The Government Wants to Impose 12% VAT on 'Digital Transactions.' But Will It Work?
Don’t check out that cart just yet.
The House committee on ways and means has approved a bill that will impose value-added tax (VAT) on digital transactions, thereby amending the National Internal Revenue Code of 1997.
According to the bill, “Any person who, in the course of trade or business, sells, barters exchanges, leases goods or properties—including those in digital or electronic in nature—renders services, including those rendered electronically, and any person who imports goods shall be subject to the VAT.”
Now that seems pretty broad, but small businesses need not fret. The bill is aimed at taxing “digital service providers,” foreign and local, by 12 percent VAT.
What does this mean? It means online shopping will be more expensive if the bill is signed into law.
What Exactly Will be Taxed?
The bill defines “digital service provider” as the following:
- A platform provider for promotion that uses the internet to deliver marketing messages to attract buyers;
- A host of online auctions conducted through the internet, where the seller sells the product or service to the person who bids the highest price;
- A supplier of digital services to a buyer in exchange for a regular subscription fee over the usage of the said product or service;
- A supplier of electronic and online services that can be delivered through information technology structure such as the internet, or
- A third party that acts as a conduit for goods or services offered by a supplier to a buyer and receives commission.
When it comes to foreign services, like Netflix and Spotify, the bill clarifies that only services that have gross sales exceeding P3 million or likely to exceed P3 million will be taxed.
Now, if small businesses don’t fit this description, what does?
Which 'Digital Transactions' Could Be Affected?
- HBO Go
Those are the obvious services. But the bill can also include the following types of digital transactions:
Mobile applications, video games, online games, firewalls, advertising platforms, social media, website hosting, Cloud storage, online courses, publication subscriptions, and even payment processing services.
That means your New York Times subscription could get more expensive, and even your Google payments might get taxed. Even the diamonds you purchase on Mobile Legends could be affected.
Is it Feasible?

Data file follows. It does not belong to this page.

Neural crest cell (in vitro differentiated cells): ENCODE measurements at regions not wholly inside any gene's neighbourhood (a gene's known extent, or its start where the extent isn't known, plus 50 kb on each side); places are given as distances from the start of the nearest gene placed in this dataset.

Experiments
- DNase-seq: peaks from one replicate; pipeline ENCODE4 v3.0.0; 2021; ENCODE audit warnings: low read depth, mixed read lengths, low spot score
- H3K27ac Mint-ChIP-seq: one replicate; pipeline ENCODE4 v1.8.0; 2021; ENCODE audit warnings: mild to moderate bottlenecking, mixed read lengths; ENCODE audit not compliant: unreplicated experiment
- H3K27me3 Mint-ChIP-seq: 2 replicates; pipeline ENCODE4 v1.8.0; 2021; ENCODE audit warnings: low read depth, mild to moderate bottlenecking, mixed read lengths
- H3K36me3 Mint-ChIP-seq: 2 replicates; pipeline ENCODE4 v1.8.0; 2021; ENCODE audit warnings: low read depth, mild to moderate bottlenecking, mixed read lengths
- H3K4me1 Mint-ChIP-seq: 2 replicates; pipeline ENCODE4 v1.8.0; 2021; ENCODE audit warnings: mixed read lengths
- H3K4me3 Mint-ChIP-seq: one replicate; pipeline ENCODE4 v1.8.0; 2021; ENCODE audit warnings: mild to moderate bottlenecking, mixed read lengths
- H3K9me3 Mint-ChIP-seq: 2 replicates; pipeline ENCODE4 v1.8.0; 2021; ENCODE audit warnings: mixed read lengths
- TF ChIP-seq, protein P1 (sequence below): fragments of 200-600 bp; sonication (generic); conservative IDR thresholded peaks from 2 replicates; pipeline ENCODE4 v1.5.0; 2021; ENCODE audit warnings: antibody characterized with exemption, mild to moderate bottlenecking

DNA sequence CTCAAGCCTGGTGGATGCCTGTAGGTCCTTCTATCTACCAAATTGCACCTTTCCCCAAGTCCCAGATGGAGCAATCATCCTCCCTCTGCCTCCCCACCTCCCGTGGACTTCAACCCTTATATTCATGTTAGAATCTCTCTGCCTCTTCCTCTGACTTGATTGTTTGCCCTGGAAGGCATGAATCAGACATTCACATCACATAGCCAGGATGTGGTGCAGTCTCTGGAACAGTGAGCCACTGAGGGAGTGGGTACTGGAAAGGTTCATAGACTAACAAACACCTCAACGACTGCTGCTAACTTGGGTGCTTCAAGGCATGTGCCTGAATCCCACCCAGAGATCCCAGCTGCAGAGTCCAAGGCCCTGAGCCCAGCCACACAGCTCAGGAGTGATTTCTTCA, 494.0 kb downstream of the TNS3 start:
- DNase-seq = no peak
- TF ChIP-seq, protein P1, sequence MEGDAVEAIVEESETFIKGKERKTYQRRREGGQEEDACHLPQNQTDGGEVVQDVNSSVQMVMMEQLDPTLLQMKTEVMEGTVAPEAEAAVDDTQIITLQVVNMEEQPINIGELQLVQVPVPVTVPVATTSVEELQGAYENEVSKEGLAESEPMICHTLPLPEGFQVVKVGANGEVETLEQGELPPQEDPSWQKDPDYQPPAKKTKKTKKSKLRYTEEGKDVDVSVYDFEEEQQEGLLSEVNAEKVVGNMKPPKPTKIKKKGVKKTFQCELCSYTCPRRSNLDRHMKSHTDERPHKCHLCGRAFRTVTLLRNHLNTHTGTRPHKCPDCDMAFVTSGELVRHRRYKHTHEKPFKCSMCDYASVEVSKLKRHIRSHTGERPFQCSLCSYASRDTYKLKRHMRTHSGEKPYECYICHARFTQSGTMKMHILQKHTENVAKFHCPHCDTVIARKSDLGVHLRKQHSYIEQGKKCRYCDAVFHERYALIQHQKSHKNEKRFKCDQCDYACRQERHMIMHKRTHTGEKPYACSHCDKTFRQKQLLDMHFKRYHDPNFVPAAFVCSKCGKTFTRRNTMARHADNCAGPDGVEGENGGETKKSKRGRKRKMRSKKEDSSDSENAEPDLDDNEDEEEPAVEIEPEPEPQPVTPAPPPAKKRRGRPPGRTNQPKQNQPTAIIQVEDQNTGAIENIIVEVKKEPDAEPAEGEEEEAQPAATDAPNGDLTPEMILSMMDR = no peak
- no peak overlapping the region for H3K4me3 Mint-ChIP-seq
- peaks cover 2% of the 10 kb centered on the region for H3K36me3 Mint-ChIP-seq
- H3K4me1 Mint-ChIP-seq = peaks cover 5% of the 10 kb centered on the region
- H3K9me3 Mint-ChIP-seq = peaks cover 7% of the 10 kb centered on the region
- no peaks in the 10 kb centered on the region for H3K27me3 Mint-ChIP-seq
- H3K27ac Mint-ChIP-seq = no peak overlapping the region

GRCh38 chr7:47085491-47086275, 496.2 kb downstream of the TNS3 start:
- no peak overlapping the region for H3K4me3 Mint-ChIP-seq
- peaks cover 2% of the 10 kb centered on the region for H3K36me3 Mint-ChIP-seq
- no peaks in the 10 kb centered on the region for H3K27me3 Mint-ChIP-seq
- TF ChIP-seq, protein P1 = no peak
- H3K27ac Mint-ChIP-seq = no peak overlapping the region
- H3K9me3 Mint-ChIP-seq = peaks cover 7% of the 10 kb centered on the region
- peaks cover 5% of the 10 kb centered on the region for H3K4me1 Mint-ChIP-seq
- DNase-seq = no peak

The Philippines now joins a number of other countries that are trying to tax the internet. A number of states in the U.S.A. have already started taxing digital services like Netflix by 6 percent. Meanwhile, closer to home, Indonesia has also imposed its own 10 percent tax on services like Google.
The Philippines' 12 percent VAT hopes to raise funds for the government, which is still reeling from the pandemic and struggling to find ways to jumpstart the economy and repay our debts. According to the Department of Finance, the tax on digital transactions could raise over P9 billion in government funds.
However, there are a number of loopholes in the internet for platforms and users to hide behind, like virtual private networks (VPNs) that can (theoretically) change your location and IP address so you can avail of a subscription plan in a country that doesn't impose digital taxes. There are also plugins that let you bypass subscription plans on websites like the New York Times. And tracking netizens who are tech-savvy enough to practice this strange breed of "tax evasion" is another question altogether.
Taxing the internet is still relatively uncharted territory. Only a handful of countries around the world have digital taxes, and if this pushes through, the Philippines will be one of the few to see how easy or difficult it will be to impose digital taxes.
The bill is still months away from becoming law, so for now, you might as well get your fill on Lazada and Netflix while the tax is still being discussed. Or you might find that online shopping won't be so fun with a 12 percent VAT added to the mix.